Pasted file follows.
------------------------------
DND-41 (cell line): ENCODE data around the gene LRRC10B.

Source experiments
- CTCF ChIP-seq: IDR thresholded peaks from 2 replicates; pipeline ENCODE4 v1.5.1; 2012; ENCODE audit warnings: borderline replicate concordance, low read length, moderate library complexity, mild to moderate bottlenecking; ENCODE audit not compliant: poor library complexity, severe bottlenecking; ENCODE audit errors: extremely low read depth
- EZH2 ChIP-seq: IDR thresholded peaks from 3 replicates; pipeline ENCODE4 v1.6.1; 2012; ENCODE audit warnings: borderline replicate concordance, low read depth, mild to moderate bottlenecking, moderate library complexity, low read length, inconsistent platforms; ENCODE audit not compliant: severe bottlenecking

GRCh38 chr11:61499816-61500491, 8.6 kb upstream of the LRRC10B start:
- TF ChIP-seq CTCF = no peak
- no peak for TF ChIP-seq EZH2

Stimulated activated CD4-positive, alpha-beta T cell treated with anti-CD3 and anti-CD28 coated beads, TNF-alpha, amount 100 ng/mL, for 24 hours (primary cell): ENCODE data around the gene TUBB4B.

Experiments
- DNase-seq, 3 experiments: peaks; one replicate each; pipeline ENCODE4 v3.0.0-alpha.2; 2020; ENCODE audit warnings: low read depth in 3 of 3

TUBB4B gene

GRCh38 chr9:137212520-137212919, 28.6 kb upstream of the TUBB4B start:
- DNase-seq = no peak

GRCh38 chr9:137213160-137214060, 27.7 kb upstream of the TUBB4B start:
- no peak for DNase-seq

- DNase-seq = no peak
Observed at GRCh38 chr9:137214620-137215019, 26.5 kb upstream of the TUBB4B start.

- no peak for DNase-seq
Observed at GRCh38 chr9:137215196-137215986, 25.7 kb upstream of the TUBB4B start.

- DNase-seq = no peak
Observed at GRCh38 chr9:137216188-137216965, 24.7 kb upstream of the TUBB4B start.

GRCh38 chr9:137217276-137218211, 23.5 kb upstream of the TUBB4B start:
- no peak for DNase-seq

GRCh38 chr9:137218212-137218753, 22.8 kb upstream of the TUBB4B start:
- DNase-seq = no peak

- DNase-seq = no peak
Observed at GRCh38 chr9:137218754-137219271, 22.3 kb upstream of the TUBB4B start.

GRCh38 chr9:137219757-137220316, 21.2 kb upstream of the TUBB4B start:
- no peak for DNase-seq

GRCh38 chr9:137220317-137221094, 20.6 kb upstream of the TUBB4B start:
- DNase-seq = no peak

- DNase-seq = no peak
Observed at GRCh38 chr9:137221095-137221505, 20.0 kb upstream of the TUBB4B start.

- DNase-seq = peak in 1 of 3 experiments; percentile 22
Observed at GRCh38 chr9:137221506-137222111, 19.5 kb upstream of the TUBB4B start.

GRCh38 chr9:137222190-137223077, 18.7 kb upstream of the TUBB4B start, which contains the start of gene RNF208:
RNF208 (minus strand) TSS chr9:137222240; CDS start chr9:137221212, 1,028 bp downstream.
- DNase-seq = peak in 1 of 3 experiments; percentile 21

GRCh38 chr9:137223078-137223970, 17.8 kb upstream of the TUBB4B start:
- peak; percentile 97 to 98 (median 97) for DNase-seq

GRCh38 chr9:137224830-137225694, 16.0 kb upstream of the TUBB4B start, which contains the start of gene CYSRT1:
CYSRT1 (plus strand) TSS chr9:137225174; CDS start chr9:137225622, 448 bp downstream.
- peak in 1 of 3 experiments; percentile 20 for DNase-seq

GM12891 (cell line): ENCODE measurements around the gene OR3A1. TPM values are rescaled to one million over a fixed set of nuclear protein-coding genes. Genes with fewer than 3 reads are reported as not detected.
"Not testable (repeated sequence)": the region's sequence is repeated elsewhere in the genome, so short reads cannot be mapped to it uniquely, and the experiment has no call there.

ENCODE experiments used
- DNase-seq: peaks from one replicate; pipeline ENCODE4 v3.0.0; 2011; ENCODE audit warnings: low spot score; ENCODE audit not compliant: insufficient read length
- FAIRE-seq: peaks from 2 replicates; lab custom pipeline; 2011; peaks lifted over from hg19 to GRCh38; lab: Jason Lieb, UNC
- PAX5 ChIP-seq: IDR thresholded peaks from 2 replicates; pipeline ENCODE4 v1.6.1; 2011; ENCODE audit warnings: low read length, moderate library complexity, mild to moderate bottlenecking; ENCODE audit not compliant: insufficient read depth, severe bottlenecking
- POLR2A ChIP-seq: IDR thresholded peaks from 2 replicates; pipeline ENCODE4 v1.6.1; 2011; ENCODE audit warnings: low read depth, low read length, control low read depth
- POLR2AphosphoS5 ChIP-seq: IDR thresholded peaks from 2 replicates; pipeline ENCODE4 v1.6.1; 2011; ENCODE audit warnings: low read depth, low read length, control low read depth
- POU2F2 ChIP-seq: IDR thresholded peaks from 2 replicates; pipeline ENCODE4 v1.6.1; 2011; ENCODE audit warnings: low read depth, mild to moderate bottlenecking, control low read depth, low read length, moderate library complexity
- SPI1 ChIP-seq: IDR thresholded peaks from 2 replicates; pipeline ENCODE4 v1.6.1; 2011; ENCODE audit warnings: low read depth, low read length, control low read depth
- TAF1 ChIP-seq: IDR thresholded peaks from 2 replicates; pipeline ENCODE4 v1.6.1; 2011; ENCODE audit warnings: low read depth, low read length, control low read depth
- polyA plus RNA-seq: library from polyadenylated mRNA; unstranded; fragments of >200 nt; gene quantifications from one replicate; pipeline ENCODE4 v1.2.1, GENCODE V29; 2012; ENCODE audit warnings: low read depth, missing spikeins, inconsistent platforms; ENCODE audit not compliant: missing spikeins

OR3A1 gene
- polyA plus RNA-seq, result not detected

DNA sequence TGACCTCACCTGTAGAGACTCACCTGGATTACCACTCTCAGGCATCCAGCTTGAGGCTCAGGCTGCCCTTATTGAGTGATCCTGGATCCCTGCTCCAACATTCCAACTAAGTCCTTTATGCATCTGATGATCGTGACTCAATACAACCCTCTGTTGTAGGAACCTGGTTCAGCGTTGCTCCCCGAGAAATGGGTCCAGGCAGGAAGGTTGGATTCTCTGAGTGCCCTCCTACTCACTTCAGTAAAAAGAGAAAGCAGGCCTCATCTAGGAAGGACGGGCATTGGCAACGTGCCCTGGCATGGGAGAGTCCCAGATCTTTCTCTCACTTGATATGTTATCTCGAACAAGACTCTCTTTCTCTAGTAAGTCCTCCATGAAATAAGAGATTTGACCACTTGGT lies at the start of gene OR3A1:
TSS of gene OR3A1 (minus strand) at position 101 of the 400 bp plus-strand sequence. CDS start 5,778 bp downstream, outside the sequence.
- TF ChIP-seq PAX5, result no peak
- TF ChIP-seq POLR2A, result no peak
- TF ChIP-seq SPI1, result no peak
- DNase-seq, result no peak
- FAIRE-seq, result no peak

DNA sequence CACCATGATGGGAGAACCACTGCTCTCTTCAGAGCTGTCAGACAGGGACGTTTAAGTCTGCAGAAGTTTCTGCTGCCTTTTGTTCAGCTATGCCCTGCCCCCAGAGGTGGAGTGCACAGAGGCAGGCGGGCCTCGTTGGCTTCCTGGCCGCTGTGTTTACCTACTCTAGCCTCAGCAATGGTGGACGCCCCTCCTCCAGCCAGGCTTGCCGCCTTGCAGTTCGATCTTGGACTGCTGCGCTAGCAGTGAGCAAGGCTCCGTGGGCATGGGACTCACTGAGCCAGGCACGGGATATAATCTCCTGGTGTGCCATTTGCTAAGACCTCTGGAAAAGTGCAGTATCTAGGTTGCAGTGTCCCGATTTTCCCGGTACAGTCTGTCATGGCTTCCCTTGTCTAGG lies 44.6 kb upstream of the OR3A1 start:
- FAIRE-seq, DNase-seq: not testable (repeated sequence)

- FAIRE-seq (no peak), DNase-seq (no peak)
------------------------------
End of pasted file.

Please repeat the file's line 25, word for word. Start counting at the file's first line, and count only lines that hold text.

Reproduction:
- DNase-seq = no peak